Part of the Precision Oncology Alliance, a collaboration of the nation’s leading cancer research centers, we offer over 100 clinical trials focused on dozens of different cancers—giving our patients access to some of the most promising and aggressive treatments available.
- Biliary tract cancer
- Bladder cancer
- Breast cancer
- Brain cancer
- Cervical cancer
- Colorectal cancer
- Esophageal cancer
- Gallbladder cancer
- Gastric cancer
- Head and neck cancer
- Kidney cancer
- Liver cancer
- Lung cancer
- Multiple myeloma
- Ovarian cancer
- Pancreas cancer
- Prostate cancer
- Skin cancer
- Thyroid cancer
- Uterine cancer
Clinical social workers
Financial patient advocate
When you or your family member is diagnosed with cancer, the feeling can be overwhelming. Suddenly you’re facing a daunting array of decisions, medical specialists and unfamiliar language. That why we created our innovative Nurse Navigator program. Specially trained and experienced in oncology care, our Nurse Navigators are available to support you through every step of diagnosis and treatment.
During each phase of care, your nurse navigator will be there: providing education, helping you gather information, improving communication with your medical team, and ensuring you understand the tests and procedures you’ll be facing. Equally important, we’ll be there to offer support, encouragement and friendship.
Your nurse navigator is the person you can turn to for answers, help or just someone to talk to. From teaching you how to manage treatment side effects to helping coordinate services, your nurse navigator will remain personally involved in your care through every phase.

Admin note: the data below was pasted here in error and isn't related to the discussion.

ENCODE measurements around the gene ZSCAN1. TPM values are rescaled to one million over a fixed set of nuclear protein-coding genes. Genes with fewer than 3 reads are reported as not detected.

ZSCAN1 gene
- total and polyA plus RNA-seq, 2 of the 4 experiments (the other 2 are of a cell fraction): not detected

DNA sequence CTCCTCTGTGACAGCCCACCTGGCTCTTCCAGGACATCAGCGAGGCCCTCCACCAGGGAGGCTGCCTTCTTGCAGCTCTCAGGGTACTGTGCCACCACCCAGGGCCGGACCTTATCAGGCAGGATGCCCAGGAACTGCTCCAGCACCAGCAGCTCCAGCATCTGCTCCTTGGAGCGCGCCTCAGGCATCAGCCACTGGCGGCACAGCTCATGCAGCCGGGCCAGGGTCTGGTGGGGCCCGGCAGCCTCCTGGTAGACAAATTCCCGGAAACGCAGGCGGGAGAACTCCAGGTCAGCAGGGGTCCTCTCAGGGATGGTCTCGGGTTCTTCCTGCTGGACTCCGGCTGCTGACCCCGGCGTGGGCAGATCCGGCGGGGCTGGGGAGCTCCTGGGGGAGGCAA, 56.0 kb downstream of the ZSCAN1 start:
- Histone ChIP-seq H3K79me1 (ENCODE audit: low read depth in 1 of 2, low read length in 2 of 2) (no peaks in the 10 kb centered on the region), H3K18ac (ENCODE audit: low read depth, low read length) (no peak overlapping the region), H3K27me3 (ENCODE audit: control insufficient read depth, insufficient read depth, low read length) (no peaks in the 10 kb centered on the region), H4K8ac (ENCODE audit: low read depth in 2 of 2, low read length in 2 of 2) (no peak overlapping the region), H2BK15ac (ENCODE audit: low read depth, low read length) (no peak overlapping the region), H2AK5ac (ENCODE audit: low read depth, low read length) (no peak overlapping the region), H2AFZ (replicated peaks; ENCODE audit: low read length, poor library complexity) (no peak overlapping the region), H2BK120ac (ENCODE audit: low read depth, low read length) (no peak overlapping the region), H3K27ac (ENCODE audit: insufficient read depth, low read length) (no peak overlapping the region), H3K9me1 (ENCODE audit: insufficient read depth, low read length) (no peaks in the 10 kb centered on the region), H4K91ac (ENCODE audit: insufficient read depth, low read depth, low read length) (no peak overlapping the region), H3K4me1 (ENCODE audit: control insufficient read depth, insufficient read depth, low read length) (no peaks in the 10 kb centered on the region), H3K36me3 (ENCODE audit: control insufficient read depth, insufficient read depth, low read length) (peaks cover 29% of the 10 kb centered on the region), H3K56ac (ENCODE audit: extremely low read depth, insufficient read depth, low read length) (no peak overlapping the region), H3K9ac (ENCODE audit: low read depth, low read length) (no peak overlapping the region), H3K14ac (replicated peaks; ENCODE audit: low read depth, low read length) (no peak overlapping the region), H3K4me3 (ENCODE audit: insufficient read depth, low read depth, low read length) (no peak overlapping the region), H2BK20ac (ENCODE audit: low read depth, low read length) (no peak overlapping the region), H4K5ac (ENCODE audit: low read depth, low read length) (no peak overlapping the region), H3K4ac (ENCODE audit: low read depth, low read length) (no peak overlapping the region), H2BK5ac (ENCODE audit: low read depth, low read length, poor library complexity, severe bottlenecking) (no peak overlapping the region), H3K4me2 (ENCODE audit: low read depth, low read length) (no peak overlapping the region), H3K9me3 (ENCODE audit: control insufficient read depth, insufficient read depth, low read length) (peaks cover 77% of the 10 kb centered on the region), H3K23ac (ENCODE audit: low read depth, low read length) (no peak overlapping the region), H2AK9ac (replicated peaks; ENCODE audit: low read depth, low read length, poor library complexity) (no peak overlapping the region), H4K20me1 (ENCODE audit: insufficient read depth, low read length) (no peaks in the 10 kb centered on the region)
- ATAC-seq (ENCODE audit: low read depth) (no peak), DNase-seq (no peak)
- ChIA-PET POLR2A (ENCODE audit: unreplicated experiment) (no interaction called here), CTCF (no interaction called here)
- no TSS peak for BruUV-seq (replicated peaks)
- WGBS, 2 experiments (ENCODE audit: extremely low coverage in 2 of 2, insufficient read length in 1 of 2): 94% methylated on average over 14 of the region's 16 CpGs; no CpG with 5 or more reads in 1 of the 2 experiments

Your nurse navigator can:
- Help you and your family understand your diagnosis and treatment options
- Ensure you have the information you need to actively participate in your own care: empowering you to make informed decisions
- Coordinate your care with your medical team to relieve the emotional burden that often comes with a cancer diagnosis
- Enhance your communication with your physicians and other care providers
- Ensure your questions, concerns and clinical issues are successfully resolved
- Advocate for you and serve as a medical knowledgeable friend who is committed to helping you through your cancer journey
For more information or to contact our nurse navigators, please call 714-446-5301.
Nurse Navigator Survey
Complete a survey regarding your Nurse Navigator experience.
Pelvic floor rehabilitation
Experienced physical therapists create an individualized program of biofeedback, pelvic floor muscle strengthening, and abdominal stabilization to help control incontinence and bladder issues.